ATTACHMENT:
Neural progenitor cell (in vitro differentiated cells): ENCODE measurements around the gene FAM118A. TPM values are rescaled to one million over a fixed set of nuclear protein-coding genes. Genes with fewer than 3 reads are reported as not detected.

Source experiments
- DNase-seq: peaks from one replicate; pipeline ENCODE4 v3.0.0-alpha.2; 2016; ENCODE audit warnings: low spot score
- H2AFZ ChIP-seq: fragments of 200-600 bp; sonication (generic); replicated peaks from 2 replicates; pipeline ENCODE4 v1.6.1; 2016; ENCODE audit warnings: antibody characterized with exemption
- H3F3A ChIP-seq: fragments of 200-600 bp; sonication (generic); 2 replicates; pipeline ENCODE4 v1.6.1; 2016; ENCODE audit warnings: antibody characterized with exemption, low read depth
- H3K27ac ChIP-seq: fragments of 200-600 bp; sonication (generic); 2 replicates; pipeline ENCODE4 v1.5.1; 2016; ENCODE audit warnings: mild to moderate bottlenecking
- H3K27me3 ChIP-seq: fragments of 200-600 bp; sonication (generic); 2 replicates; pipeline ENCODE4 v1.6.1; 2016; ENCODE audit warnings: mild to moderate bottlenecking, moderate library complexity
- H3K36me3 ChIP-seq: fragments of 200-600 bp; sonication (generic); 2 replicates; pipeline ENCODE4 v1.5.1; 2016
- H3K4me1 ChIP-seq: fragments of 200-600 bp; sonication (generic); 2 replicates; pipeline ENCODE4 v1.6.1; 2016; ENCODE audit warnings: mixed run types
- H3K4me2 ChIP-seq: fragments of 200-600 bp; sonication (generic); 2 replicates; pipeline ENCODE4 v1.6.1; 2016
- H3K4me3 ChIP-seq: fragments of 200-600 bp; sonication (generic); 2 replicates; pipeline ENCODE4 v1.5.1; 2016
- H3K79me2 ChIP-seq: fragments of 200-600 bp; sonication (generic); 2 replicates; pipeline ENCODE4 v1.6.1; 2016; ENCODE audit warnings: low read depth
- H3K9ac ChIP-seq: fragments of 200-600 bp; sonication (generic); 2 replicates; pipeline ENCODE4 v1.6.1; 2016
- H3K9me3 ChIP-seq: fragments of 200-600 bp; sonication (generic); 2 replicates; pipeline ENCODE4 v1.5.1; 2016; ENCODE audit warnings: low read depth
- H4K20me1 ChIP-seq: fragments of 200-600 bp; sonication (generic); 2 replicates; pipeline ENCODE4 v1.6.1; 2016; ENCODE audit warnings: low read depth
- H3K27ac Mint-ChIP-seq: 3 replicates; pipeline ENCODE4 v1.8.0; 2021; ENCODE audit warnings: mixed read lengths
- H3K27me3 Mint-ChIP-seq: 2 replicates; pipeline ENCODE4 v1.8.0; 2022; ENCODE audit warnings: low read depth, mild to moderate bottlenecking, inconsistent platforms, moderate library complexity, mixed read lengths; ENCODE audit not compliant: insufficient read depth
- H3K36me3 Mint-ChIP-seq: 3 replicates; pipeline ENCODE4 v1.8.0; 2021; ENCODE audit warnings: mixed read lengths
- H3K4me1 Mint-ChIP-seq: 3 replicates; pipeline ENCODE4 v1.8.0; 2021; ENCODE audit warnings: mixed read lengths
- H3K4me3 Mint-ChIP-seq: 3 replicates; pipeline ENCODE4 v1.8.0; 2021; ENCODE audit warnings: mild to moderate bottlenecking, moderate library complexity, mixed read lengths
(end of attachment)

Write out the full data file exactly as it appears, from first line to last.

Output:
Neural progenitor cell (in vitro differentiated cells): ENCODE measurements around the gene FAM118A. TPM values are rescaled to one million over a fixed set of nuclear protein-coding genes. Genes with fewer than 3 reads are reported as not detected.

Source experiments
- DNase-seq: peaks from one replicate; pipeline ENCODE4 v3.0.0-alpha.2; 2016; ENCODE audit warnings: low spot score
- H2AFZ ChIP-seq: fragments of 200-600 bp; sonication (generic); replicated peaks from 2 replicates; pipeline ENCODE4 v1.6.1; 2016; ENCODE audit warnings: antibody characterized with exemption
- H3F3A ChIP-seq: fragments of 200-600 bp; sonication (generic); 2 replicates; pipeline ENCODE4 v1.6.1; 2016; ENCODE audit warnings: antibody characterized with exemption, low read depth
- H3K27ac ChIP-seq: fragments of 200-600 bp; sonication (generic); 2 replicates; pipeline ENCODE4 v1.5.1; 2016; ENCODE audit warnings: mild to moderate bottlenecking
- H3K27me3 ChIP-seq: fragments of 200-600 bp; sonication (generic); 2 replicates; pipeline ENCODE4 v1.6.1; 2016; ENCODE audit warnings: mild to moderate bottlenecking, moderate library complexity
- H3K36me3 ChIP-seq: fragments of 200-600 bp; sonication (generic); 2 replicates; pipeline ENCODE4 v1.5.1; 2016
- H3K4me1 ChIP-seq: fragments of 200-600 bp; sonication (generic); 2 replicates; pipeline ENCODE4 v1.6.1; 2016; ENCODE audit warnings: mixed run types
- H3K4me2 ChIP-seq: fragments of 200-600 bp; sonication (generic); 2 replicates; pipeline ENCODE4 v1.6.1; 2016
- H3K4me3 ChIP-seq: fragments of 200-600 bp; sonication (generic); 2 replicates; pipeline ENCODE4 v1.5.1; 2016
- H3K79me2 ChIP-seq: fragments of 200-600 bp; sonication (generic); 2 replicates; pipeline ENCODE4 v1.6.1; 2016; ENCODE audit warnings: low read depth
- H3K9ac ChIP-seq: fragments of 200-600 bp; sonication (generic); 2 replicates; pipeline ENCODE4 v1.6.1; 2016
- H3K9me3 ChIP-seq: fragments of 200-600 bp; sonication (generic); 2 replicates; pipeline ENCODE4 v1.5.1; 2016; ENCODE audit warnings: low read depth
- H4K20me1 ChIP-seq: fragments of 200-600 bp; sonication (generic); 2 replicates; pipeline ENCODE4 v1.6.1; 2016; ENCODE audit warnings: low read depth
- H3K27ac Mint-ChIP-seq: 3 replicates; pipeline ENCODE4 v1.8.0; 2021; ENCODE audit warnings: mixed read lengths
- H3K27me3 Mint-ChIP-seq: 2 replicates; pipeline ENCODE4 v1.8.0; 2022; ENCODE audit warnings: low read depth, mild to moderate bottlenecking, inconsistent platforms, moderate library complexity, mixed read lengths; ENCODE audit not compliant: insufficient read depth
- H3K36me3 Mint-ChIP-seq: 3 replicates; pipeline ENCODE4 v1.8.0; 2021; ENCODE audit warnings: mixed read lengths
- H3K4me1 Mint-ChIP-seq: 3 replicates; pipeline ENCODE4 v1.8.0; 2021; ENCODE audit warnings: mixed read lengths
- H3K4me3 Mint-ChIP-seq: 3 replicates; pipeline ENCODE4 v1.8.0; 2021; ENCODE audit warnings: mild to moderate bottlenecking, moderate library complexity, mixed read lengths